So now that I have my test machine in place the first thing I want to do is setup secure remote access to my private network. This should also cover the ability to route my traffic via my home when out and about if necessary. (for example overseas, or public WiFi locations)

So to do this I reviewed what options I have to gain remote access to my network. Below are my notes on the available options.

  • SSH Tunnels – This would be fairly simple to setup and run except that if you are planning on doing a few items (i.e. want to browse your modem configuration, check on ESXi and SSH to another server) it seems to be fairly inefficient. Given that it is already setup and running when I allow SSH. It will provide a good alternative access.
  • PPTP VPN – This would be the easiest way to allow remote access. Also the most insecure. Given that information I decided that it would be worth looking for an alternative.
  • IPSEC/L2TP VPN – This is the option I ended up going with over OpenVPN. The primary reason is that the client is built into almost everything and it is fairly secure. (I don’t need to install the OpenVPN client on my Android, Windows etc) The need for no installation client was a huge plus for what I was looking for.
  • OpenVPN – This one I did play around with, but in the end went with IPSec/L2tp VPN due to the wide availability of clients and easy of setup.
Lazy machine.

Lazy machine.

So to get it going I created a machine with the following specs on my ESXi setup.

  • 1 CPU
  • 512MB RAM
  • 10GB HDD

The machine is not very powerful because all it will do is remote access into the network.

From this I installed Ubuntu Server and performed the updates. The only component I installed into the installation was OpenSSH. I also added the machine to be the first machine to be started on a host reboot.

After the installation was complete I closed all unnecessary ports on my modem that were pointing to various devices around my network and opened the required ports to the new machine. (I did consider placing the machine into a DMZ of sorts, but the machine will also run SNMP for monitoring. To prevent access to this I decided to map the required ports only.)

Next thing to do was to ensure that SSH was secure to prevent unauthorized access.


I wanted remote access to my server via SSH as I can do a lot of things remotely and quickly using putty. This will also allow me to hop onto other linux machines from the single point. (rather then having port translation occurring) So I wanted to ensure that SSH was secure, but still fairly easy to use. To do this I wanted to setup either certificate based authentication (Which i probably still will). But I have a Yubikey lying around which i thought I may be able to use to get two factor authentication going. After doing some research I stumbled across a website showing how to use Google Authenticator as the one time passwords for SSH. This would be perfect as I already use Google Authenticator for other accounts and it will allow me to use the YubiKey elsewhere as it only contains two options. I know the steps are on the other page, but I have replicated the steps I took here for future reference.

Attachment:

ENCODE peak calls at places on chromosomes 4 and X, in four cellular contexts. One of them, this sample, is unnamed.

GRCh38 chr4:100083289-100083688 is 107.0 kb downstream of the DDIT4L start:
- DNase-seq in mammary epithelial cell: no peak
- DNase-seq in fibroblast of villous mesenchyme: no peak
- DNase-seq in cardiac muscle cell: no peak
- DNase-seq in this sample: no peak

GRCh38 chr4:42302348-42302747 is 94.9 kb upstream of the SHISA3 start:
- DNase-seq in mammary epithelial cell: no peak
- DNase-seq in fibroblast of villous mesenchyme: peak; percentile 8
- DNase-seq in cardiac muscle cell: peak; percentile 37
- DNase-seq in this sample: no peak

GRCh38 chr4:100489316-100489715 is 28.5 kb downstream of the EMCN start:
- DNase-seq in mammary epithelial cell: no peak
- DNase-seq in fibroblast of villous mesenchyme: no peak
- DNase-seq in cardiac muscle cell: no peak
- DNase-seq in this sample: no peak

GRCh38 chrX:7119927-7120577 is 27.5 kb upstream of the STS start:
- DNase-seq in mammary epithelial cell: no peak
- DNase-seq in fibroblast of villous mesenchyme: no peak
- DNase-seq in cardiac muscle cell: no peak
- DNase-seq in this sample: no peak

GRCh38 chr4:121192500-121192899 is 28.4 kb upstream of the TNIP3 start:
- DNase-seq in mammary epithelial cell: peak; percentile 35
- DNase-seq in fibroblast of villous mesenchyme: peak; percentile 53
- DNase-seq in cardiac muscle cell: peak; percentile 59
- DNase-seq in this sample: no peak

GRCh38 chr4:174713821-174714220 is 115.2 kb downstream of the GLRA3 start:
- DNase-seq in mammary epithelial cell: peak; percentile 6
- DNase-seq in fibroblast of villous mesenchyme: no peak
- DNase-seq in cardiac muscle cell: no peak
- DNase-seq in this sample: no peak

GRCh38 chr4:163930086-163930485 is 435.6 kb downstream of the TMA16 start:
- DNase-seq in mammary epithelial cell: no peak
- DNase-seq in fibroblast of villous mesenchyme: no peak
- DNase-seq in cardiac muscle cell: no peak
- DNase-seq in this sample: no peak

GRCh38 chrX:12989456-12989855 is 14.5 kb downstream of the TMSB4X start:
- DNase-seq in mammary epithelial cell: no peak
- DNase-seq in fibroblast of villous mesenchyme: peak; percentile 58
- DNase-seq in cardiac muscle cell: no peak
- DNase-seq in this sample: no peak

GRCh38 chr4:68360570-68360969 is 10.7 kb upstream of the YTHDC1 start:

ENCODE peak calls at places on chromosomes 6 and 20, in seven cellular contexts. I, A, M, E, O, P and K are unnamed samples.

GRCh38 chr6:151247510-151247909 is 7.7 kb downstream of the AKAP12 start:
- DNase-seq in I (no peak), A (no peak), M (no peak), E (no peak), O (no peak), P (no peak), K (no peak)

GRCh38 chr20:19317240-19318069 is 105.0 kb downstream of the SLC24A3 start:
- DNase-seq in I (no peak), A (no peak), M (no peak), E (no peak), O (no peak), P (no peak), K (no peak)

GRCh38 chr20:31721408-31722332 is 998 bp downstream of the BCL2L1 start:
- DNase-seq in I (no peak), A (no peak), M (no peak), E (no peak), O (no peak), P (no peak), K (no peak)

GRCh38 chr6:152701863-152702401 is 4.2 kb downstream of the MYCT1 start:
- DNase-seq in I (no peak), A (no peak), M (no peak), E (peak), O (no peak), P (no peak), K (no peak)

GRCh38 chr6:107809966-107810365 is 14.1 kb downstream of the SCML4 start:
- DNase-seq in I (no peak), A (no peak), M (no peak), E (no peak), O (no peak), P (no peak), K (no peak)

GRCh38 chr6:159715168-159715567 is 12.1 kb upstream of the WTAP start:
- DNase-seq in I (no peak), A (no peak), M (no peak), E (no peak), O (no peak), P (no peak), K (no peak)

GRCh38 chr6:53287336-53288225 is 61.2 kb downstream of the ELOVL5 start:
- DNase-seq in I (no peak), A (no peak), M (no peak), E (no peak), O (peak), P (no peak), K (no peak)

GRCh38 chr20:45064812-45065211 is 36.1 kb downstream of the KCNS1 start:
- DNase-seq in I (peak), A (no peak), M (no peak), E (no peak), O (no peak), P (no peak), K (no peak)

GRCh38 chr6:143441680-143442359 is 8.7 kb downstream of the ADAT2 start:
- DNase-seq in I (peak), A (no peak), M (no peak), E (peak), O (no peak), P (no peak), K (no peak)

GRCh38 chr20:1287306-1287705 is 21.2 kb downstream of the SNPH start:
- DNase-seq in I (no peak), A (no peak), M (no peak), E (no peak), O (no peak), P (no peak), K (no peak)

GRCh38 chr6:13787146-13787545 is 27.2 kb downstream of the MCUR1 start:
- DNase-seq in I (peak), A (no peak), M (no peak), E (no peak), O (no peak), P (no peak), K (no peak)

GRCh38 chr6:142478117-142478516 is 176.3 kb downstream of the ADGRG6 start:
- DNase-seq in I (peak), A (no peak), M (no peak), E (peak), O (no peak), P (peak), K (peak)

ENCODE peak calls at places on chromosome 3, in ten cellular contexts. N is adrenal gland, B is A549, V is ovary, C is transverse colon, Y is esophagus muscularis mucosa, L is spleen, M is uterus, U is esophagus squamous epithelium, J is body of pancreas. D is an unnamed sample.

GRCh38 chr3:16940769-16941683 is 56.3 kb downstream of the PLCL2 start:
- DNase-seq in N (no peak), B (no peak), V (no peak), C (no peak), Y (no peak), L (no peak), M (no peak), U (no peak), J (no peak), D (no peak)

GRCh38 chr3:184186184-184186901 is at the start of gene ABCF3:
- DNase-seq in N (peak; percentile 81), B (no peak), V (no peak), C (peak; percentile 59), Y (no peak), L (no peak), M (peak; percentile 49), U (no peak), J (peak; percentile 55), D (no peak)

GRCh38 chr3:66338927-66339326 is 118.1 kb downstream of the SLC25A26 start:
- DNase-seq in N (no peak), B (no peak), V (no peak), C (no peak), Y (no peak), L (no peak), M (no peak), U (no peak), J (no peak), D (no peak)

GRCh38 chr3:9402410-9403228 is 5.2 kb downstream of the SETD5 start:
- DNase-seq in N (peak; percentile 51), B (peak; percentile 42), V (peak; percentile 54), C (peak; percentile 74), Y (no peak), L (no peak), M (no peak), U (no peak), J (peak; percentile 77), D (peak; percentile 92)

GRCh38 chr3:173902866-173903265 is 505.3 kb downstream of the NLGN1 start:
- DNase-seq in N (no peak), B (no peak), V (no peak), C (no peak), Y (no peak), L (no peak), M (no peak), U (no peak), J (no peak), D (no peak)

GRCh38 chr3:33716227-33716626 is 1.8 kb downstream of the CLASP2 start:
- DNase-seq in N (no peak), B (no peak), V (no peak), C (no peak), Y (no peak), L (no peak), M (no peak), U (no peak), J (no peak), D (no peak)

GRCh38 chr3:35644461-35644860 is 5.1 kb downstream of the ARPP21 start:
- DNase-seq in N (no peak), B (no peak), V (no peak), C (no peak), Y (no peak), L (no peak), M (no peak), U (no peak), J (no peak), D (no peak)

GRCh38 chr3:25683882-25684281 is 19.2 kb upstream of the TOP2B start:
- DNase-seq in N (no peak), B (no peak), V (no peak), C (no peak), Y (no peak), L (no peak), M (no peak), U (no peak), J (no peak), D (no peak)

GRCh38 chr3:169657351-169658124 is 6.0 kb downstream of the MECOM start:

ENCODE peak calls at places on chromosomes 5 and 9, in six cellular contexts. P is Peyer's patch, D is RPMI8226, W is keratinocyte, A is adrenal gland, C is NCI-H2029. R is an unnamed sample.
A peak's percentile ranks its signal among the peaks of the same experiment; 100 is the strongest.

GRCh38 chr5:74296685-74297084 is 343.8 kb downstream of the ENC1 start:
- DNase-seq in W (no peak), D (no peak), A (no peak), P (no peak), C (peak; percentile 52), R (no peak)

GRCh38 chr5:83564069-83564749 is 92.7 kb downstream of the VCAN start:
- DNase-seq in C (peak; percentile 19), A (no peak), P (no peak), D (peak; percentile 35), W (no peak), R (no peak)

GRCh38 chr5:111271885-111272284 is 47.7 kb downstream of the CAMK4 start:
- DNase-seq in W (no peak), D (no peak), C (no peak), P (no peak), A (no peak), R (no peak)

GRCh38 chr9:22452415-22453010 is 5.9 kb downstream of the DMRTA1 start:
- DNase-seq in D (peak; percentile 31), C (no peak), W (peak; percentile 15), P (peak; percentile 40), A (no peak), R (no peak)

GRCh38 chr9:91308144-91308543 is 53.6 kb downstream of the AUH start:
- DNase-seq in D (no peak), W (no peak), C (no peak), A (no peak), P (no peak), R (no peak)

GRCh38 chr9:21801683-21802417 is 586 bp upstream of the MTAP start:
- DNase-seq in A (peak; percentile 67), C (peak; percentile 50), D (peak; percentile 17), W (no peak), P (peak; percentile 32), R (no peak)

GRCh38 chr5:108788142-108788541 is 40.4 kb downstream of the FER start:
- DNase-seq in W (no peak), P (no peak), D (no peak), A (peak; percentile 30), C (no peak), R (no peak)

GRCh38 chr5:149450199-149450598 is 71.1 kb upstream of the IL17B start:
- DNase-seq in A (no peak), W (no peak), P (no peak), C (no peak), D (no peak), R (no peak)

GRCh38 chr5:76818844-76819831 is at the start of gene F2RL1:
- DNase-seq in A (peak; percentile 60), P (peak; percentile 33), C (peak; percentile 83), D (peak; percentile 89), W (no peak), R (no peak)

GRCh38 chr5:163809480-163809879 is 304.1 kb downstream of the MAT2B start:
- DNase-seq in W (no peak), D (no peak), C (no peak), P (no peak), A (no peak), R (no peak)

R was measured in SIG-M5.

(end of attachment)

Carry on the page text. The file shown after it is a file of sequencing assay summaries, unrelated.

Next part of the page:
First install the required modules.

sudo apt-get install libpam-google-authenticator

Once installed setup the tokens by running (This is done per user, so some users can enable it and others don’t need to)


This asked a number of questions which you will need to answer depending upon your environment. It will also provide you with the required setup information for the Google Authenticator App. (And one time (scratch) keys in case you need to gain access without the app)

Next I edited /etc/pam.d/sshd and added

#Enable Google Authenticator
auth required

Then edited /etc/ssh/sshd_config and enabled this line

# Change to yes to enable challenge-response passwords (beware issues with
# some PAM modules and threads)
ChallengeResponseAuthentication yes

I restarted the SSH service but maintained my ssh session to ensure that I could regain access to the server.

sudo service ssh restart

Once it restarted I tested access ensuring the one time passwords work as expected before closing the original SSH session.

Now my phone is the weak point

Now my phone is the weak point

In the next post I will setup the VPN Access.